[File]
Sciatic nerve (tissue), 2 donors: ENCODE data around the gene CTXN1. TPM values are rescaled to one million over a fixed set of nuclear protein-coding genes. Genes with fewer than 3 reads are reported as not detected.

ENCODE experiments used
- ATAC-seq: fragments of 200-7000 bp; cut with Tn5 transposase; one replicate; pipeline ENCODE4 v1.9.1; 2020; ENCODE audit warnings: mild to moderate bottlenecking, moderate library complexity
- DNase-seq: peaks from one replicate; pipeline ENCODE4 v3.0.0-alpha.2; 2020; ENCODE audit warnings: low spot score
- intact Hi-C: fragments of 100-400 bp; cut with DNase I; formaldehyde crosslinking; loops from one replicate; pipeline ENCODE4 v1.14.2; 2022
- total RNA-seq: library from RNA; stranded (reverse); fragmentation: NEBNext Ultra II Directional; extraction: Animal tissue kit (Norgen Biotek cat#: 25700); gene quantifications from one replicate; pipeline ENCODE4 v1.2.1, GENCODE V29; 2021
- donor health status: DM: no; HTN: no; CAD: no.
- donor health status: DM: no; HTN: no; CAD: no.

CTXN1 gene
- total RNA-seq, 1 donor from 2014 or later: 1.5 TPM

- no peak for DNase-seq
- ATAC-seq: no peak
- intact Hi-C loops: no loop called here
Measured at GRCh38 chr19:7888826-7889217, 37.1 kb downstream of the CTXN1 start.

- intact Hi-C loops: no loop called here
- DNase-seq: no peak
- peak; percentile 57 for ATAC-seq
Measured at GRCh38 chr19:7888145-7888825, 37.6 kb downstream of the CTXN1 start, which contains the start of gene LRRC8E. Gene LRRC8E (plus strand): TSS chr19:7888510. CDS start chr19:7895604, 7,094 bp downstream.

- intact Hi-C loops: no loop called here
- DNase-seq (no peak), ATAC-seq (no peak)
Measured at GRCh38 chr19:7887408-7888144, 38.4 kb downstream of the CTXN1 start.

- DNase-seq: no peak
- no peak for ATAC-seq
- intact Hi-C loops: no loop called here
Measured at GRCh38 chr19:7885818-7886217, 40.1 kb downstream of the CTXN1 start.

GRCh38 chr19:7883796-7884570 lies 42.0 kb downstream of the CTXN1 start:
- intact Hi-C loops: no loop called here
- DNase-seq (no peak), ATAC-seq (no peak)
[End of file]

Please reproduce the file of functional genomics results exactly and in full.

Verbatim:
Sciatic nerve (tissue), 2 donors: ENCODE data around the gene CTXN1. TPM values are rescaled to one million over a fixed set of nuclear protein-coding genes. Genes with fewer than 3 reads are reported as not detected.

ENCODE experiments used
- ATAC-seq: fragments of 200-7000 bp; cut with Tn5 transposase; one replicate; pipeline ENCODE4 v1.9.1; 2020; ENCODE audit warnings: mild to moderate bottlenecking, moderate library complexity
- DNase-seq: peaks from one replicate; pipeline ENCODE4 v3.0.0-alpha.2; 2020; ENCODE audit warnings: low spot score
- intact Hi-C: fragments of 100-400 bp; cut with DNase I; formaldehyde crosslinking; loops from one replicate; pipeline ENCODE4 v1.14.2; 2022
- total RNA-seq: library from RNA; stranded (reverse); fragmentation: NEBNext Ultra II Directional; extraction: Animal tissue kit (Norgen Biotek cat#: 25700); gene quantifications from one replicate; pipeline ENCODE4 v1.2.1, GENCODE V29; 2021
- donor health status: DM: no; HTN: no; CAD: no.
- donor health status: DM: no; HTN: no; CAD: no.

CTXN1 gene
- total RNA-seq, 1 donor from 2014 or later: 1.5 TPM

- no peak for DNase-seq
- ATAC-seq: no peak
- intact Hi-C loops: no loop called here
Measured at GRCh38 chr19:7888826-7889217, 37.1 kb downstream of the CTXN1 start.

- intact Hi-C loops: no loop called here
- DNase-seq: no peak
- peak; percentile 57 for ATAC-seq
Measured at GRCh38 chr19:7888145-7888825, 37.6 kb downstream of the CTXN1 start, which contains the start of gene LRRC8E. Gene LRRC8E (plus strand): TSS chr19:7888510. CDS start chr19:7895604, 7,094 bp downstream.

- intact Hi-C loops: no loop called here
- DNase-seq (no peak), ATAC-seq (no peak)
Measured at GRCh38 chr19:7887408-7888144, 38.4 kb downstream of the CTXN1 start.

- DNase-seq: no peak
- no peak for ATAC-seq
- intact Hi-C loops: no loop called here
Measured at GRCh38 chr19:7885818-7886217, 40.1 kb downstream of the CTXN1 start.

GRCh38 chr19:7883796-7884570 lies 42.0 kb downstream of the CTXN1 start:
- intact Hi-C loops: no loop called here
- DNase-seq (no peak), ATAC-seq (no peak)